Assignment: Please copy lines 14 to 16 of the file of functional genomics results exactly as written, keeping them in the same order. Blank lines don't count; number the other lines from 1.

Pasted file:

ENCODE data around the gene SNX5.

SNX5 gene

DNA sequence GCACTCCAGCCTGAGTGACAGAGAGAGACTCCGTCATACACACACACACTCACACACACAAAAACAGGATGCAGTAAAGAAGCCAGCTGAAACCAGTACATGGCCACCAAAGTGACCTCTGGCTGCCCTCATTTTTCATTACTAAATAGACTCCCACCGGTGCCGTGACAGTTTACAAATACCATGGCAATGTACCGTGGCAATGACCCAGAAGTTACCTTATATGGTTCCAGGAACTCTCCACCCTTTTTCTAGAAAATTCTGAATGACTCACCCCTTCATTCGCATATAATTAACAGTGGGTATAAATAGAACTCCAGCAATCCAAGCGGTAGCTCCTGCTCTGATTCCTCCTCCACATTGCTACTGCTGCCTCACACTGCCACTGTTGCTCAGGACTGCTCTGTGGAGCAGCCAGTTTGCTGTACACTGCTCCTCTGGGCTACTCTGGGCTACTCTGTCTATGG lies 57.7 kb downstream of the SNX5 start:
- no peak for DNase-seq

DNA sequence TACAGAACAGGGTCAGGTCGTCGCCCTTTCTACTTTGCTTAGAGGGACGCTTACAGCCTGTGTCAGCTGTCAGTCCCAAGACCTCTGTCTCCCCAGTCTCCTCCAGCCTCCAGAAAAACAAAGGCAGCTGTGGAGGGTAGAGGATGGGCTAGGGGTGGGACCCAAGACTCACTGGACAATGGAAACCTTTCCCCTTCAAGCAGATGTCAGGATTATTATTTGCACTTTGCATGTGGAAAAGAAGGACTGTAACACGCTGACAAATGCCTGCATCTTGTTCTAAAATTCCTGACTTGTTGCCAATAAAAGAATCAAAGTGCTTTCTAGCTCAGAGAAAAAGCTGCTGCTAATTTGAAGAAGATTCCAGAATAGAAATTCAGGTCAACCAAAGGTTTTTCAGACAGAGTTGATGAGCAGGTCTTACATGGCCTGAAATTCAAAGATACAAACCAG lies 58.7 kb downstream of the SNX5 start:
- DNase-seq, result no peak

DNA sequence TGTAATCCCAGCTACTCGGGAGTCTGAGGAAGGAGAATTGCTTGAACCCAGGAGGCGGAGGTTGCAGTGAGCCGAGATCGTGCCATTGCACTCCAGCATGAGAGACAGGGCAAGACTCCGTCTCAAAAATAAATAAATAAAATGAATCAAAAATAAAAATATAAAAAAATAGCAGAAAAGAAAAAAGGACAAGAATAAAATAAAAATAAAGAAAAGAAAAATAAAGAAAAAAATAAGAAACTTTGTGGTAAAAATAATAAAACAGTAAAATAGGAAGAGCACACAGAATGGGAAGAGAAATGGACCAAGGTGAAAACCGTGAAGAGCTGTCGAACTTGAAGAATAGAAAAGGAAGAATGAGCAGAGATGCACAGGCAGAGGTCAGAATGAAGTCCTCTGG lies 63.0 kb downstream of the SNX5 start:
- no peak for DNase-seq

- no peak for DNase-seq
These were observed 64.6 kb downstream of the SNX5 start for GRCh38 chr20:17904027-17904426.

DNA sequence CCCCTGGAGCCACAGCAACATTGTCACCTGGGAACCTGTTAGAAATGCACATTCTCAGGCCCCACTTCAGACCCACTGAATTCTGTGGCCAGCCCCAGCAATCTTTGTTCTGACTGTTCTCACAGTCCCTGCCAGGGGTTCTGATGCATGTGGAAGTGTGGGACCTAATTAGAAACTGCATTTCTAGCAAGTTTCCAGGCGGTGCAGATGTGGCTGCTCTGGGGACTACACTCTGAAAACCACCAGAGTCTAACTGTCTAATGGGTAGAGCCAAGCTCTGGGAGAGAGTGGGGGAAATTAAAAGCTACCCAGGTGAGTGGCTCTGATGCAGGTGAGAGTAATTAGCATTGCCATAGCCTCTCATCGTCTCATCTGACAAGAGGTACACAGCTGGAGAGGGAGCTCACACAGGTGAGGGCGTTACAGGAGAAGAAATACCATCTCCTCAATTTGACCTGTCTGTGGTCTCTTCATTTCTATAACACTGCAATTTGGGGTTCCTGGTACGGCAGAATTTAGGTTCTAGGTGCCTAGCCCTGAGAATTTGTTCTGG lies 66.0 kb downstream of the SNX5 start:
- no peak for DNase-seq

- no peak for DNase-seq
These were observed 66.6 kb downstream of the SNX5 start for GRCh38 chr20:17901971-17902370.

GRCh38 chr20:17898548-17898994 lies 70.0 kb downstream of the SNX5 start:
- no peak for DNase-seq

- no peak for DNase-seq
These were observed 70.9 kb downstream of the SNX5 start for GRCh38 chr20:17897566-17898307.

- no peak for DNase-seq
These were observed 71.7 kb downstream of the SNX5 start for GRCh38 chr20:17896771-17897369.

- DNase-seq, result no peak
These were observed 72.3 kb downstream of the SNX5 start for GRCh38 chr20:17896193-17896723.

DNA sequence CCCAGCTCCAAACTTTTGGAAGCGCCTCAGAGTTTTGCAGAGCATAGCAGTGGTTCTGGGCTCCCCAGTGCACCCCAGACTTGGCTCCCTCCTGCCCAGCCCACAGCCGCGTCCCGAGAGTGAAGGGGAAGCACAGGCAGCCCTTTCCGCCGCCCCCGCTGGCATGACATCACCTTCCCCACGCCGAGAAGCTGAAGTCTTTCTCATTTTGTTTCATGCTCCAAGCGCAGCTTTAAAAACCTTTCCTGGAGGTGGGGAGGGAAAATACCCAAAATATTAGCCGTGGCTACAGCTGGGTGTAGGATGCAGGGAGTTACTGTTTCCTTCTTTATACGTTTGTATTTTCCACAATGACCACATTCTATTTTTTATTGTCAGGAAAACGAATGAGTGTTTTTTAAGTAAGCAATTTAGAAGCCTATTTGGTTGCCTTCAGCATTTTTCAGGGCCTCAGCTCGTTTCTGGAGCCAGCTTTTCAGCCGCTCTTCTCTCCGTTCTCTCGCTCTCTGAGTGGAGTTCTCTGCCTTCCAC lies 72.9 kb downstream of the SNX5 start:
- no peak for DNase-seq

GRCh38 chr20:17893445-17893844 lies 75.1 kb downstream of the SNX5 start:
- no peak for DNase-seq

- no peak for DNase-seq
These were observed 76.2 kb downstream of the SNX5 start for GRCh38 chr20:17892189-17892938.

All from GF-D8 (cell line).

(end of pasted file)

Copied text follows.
These were observed 66.6 kb downstream of the SNX5 start for GRCh38 chr20:17901971-17902370.

GRCh38 chr20:17898548-17898994 lies 70.0 kb downstream of the SNX5 start:
- no peak for DNase-seq